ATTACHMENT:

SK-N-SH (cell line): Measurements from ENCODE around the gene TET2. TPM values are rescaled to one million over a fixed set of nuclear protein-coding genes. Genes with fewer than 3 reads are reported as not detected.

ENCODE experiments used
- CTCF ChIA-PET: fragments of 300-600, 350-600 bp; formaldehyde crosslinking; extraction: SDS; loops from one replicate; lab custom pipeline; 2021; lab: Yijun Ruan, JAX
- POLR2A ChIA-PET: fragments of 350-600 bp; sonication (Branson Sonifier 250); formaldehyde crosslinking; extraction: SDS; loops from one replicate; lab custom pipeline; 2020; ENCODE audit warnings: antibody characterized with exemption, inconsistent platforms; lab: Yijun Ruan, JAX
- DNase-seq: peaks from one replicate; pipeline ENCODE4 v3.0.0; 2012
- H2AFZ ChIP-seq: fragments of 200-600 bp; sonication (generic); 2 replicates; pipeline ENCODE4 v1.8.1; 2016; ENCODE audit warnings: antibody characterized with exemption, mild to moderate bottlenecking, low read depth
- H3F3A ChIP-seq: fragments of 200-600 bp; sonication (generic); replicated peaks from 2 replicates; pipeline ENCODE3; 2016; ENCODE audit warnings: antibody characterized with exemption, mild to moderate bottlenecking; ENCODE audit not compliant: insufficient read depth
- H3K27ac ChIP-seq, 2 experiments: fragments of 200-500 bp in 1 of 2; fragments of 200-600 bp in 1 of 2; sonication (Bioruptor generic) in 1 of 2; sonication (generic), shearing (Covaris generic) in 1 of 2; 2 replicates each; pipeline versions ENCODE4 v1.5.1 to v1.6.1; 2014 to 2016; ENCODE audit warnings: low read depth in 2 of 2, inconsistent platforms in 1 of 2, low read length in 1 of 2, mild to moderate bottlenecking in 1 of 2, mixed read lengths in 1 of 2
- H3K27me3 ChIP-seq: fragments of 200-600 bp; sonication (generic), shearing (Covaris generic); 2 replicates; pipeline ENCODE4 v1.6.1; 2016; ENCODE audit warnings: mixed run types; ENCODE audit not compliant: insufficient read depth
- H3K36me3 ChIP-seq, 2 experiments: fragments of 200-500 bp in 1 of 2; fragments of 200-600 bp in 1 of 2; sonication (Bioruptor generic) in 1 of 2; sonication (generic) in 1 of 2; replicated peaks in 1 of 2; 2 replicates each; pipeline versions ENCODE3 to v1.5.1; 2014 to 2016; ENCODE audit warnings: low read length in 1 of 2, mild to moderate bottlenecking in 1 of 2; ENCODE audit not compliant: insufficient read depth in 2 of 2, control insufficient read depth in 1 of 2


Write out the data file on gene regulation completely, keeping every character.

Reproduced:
SK-N-SH (cell line): Measurements from ENCODE around the gene TET2. TPM values are rescaled to one million over a fixed set of nuclear protein-coding genes. Genes with fewer than 3 reads are reported as not detected.

ENCODE experiments used
- CTCF ChIA-PET: fragments of 300-600, 350-600 bp; formaldehyde crosslinking; extraction: SDS; loops from one replicate; lab custom pipeline; 2021; lab: Yijun Ruan, JAX
- POLR2A ChIA-PET: fragments of 350-600 bp; sonication (Branson Sonifier 250); formaldehyde crosslinking; extraction: SDS; loops from one replicate; lab custom pipeline; 2020; ENCODE audit warnings: antibody characterized with exemption, inconsistent platforms; lab: Yijun Ruan, JAX
- DNase-seq: peaks from one replicate; pipeline ENCODE4 v3.0.0; 2012
- H2AFZ ChIP-seq: fragments of 200-600 bp; sonication (generic); 2 replicates; pipeline ENCODE4 v1.8.1; 2016; ENCODE audit warnings: antibody characterized with exemption, mild to moderate bottlenecking, low read depth
- H3F3A ChIP-seq: fragments of 200-600 bp; sonication (generic); replicated peaks from 2 replicates; pipeline ENCODE3; 2016; ENCODE audit warnings: antibody characterized with exemption, mild to moderate bottlenecking; ENCODE audit not compliant: insufficient read depth
- H3K27ac ChIP-seq, 2 experiments: fragments of 200-500 bp in 1 of 2; fragments of 200-600 bp in 1 of 2; sonication (Bioruptor generic) in 1 of 2; sonication (generic), shearing (Covaris generic) in 1 of 2; 2 replicates each; pipeline versions ENCODE4 v1.5.1 to v1.6.1; 2014 to 2016; ENCODE audit warnings: low read depth in 2 of 2, inconsistent platforms in 1 of 2, low read length in 1 of 2, mild to moderate bottlenecking in 1 of 2, mixed read lengths in 1 of 2
- H3K27me3 ChIP-seq: fragments of 200-600 bp; sonication (generic), shearing (Covaris generic); 2 replicates; pipeline ENCODE4 v1.6.1; 2016; ENCODE audit warnings: mixed run types; ENCODE audit not compliant: insufficient read depth
- H3K36me3 ChIP-seq, 2 experiments: fragments of 200-500 bp in 1 of 2; fragments of 200-600 bp in 1 of 2; sonication (Bioruptor generic) in 1 of 2; sonication (generic) in 1 of 2; replicated peaks in 1 of 2; 2 replicates each; pipeline versions ENCODE3 to v1.5.1; 2014 to 2016; ENCODE audit warnings: low read length in 1 of 2, mild to moderate bottlenecking in 1 of 2; ENCODE audit not compliant: insufficient read depth in 2 of 2, control insufficient read depth in 1 of 2